As many as 12 million Ukrainians died in the genocide. But Ivan’s family survived — relying on extreme resourcefulness.
Erika Johnson: The way they survived is my grandfather’s father was a veterinarian on the collective farm — he took care of all the pigs — and he saved, pocketed pig feed, the feed that you would give to the pigs, and he brought it home to his family. So, that’s how they survived the famines.
When Ivan was a teenager, World War II started. Soon after, he was taken by German soldiers and forced into labor as one of at least 3 million “Ostarbeiter,” or “Eastern Workers” — people removed from Central and Eastern Europe to become slave workers in Germany.
Meanwhile, about 300 miles southeast of Kyiv, 15-year-old Alexandra was taken from her village in Zaporizhia and sent to work on a farm. She would become Erika’s grandmother.
Erika Johnson: She remembers being lined up with the other Ukrainians and then the German families would say, “I want that one to be my slave.” And she was taken into a German home at one point and the matron of the house said, “I’ll feed you well, but I’ll work you hard.”
And she was in charge of the cows. At one point, she lost track of one of the cows — she had to take them to water and to graze and she didn’t know, “Are they going to kill me when I get back and I’m missing one cow?”
The cow eventually showed up, so she didn’t have to find out. But this was how she and Ivan — and millions of other Ostarbeiter — lived during the war: Torn from their families, terrified that they’d be killed, continually victimized.
[Music: “Aourourou” by Blue Dot Sessions]
For them, going back home would be dangerous. Those who returned, usually through forced repatriation, were often considered traitors and sent away to labor camps for “reeducation.” Those who were allowed to live in Ukrainian society faced discrimination and were denied basic rights.
In October 1945, though, the U.S. banned the forced repatriation of Ostarbeiter, so Ivan and Alexandra stayed in Germany for several years, until they could immigrate to America.
Erika Johnson: So, they never returned, and they never saw their family again. They waited to get a sponsorship to America. They probably could have gone earlier to perhaps, Australia or Canada. But they waited a couple of years in Germany until they were sponsored by a church in Portland that paid their way for a two-week boat ride across the Atlantic with many other immigrants.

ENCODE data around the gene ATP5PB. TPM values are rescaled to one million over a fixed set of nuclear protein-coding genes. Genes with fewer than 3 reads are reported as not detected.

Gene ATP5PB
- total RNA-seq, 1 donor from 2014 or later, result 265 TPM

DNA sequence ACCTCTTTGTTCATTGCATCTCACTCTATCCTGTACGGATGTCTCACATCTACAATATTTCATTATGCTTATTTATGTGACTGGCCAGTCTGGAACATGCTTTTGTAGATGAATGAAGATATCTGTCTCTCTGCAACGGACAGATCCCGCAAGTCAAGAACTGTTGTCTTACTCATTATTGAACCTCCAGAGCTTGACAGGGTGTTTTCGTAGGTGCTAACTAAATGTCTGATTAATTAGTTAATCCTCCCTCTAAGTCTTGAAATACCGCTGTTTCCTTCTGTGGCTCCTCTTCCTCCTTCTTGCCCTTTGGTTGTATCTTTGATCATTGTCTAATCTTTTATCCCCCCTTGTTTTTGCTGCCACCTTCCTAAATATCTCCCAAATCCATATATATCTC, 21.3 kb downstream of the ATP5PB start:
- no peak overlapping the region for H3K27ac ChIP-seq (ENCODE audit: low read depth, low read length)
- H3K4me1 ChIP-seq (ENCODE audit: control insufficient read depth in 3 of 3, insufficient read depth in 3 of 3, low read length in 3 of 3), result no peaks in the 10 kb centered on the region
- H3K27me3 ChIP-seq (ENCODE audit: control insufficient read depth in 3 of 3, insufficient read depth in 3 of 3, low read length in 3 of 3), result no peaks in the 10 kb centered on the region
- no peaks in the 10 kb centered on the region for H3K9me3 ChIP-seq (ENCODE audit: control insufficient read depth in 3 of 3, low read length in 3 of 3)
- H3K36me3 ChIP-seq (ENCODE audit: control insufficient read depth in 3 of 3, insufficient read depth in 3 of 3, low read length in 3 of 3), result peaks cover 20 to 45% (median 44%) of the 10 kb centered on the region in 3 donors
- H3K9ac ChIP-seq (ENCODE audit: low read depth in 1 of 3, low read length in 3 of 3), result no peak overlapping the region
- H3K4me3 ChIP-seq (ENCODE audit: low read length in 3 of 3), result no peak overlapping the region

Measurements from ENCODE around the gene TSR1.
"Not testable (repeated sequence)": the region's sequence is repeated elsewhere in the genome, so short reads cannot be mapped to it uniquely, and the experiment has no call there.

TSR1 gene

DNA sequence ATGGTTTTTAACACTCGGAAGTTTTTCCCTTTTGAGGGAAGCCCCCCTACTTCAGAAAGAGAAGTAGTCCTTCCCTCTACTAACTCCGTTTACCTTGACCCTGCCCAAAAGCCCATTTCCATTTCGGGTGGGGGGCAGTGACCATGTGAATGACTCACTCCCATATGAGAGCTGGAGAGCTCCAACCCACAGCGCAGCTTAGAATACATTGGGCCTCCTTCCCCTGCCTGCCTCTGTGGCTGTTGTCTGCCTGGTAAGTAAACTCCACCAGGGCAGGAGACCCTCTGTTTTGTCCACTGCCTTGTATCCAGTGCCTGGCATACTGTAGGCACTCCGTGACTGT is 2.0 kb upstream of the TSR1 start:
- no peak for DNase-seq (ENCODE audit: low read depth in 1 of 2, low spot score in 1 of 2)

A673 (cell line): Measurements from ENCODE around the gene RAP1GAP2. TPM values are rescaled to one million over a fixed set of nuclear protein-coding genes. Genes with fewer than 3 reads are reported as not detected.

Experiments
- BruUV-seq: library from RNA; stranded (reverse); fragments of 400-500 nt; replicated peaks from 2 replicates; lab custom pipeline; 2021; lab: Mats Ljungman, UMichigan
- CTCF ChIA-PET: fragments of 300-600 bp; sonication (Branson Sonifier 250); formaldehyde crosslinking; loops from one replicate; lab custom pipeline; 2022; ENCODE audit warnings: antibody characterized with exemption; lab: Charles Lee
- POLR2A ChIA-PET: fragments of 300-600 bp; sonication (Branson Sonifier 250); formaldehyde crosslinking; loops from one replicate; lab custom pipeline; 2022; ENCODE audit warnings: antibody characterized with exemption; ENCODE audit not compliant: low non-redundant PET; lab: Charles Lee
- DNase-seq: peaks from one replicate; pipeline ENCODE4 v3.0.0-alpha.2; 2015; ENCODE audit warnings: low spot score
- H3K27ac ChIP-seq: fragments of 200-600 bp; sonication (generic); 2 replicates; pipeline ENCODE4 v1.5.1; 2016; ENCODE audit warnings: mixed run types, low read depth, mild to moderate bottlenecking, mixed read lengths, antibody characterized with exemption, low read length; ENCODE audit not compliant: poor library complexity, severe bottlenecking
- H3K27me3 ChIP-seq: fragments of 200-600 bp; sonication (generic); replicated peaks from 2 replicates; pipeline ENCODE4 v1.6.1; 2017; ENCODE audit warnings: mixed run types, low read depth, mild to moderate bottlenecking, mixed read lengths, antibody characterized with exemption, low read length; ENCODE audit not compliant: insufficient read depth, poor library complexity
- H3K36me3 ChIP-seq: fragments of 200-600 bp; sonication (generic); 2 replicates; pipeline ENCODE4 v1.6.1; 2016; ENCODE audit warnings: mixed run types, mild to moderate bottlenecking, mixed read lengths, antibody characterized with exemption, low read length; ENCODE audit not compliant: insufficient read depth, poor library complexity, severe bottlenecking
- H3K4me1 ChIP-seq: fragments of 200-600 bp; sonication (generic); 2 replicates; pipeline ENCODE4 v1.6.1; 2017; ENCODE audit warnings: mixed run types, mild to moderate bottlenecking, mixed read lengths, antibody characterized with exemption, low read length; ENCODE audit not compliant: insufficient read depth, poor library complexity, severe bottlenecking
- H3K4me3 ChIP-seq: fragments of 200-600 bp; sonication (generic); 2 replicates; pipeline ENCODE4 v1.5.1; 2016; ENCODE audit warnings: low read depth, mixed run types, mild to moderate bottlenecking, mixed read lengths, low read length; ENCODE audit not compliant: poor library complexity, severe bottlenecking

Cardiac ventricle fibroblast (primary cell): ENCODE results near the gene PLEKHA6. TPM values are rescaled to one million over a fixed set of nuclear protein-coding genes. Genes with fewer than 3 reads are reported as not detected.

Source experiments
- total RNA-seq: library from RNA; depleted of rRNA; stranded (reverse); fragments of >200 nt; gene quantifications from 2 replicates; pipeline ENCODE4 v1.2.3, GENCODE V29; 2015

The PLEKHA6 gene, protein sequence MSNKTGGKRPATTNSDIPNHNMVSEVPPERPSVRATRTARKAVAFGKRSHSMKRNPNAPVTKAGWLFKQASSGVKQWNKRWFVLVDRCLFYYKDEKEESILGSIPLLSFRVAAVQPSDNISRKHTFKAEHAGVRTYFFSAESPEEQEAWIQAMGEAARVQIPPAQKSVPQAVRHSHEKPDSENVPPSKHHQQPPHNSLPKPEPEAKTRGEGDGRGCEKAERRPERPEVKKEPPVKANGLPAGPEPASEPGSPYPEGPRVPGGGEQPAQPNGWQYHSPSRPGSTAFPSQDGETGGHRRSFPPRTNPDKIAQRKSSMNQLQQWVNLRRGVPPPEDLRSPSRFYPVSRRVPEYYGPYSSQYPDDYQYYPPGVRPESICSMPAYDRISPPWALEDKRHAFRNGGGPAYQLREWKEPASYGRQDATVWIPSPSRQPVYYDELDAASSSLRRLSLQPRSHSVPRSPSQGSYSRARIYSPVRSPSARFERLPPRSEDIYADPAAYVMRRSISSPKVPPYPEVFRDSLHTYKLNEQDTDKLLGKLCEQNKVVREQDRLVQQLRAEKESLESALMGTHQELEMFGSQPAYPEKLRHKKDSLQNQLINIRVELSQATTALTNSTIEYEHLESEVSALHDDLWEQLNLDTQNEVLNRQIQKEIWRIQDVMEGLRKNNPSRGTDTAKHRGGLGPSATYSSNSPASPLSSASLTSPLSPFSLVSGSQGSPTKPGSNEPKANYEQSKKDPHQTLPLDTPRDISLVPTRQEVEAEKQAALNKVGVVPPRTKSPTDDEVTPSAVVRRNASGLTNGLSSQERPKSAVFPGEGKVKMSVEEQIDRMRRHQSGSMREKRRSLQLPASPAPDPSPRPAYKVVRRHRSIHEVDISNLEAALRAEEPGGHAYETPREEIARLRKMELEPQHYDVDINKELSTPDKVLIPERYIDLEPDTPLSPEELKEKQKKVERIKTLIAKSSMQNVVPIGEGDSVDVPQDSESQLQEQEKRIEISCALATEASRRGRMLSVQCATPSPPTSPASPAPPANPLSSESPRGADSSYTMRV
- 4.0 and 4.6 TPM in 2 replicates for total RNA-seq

They came to New York, then boarded a train across the country to Portland, Oregon, to start a new life.
Preserving culture through ballet
It was 1951 when Ivan and Alexandra made it to Portland. In Germany, they’d had a baby — Tonia — who was 3 when they got to the U.S.
After the family became American citizens, Ivan bought Oregon Roofing Company and became a successful business owner.
And they did everything they could to keep their culture alive. Ivan, with his Ukrainian immigrant community, built the first Ukrainian Orthodox church in Portland.
Erika Johnson: They had the strongest church group of all Ukrainians, and they would get together and drink vodka and eat Ukrainian food in my grandfather’s home and do the hopak dancing. And he got the Ukrainian paper delivered to him. He was constantly reading like Solzhenitsyn — if I’m saying it right. Aleksandre Solzhenitsyn. And books — Tolstoy. He would read like War and Peace in Ukrainian cover to cover, trying to keep his culture.
And he put his young daughter, Tonia, in ballet.
Erika Johnson: In Kyiv, (Ukraine), and in Russia, ballet is almost like, you know, the movies here. The state really supports ballet. Little schoolchildren are brought to see productions. And so, I think that my mother’s father instilled this respect for ballet in my mother.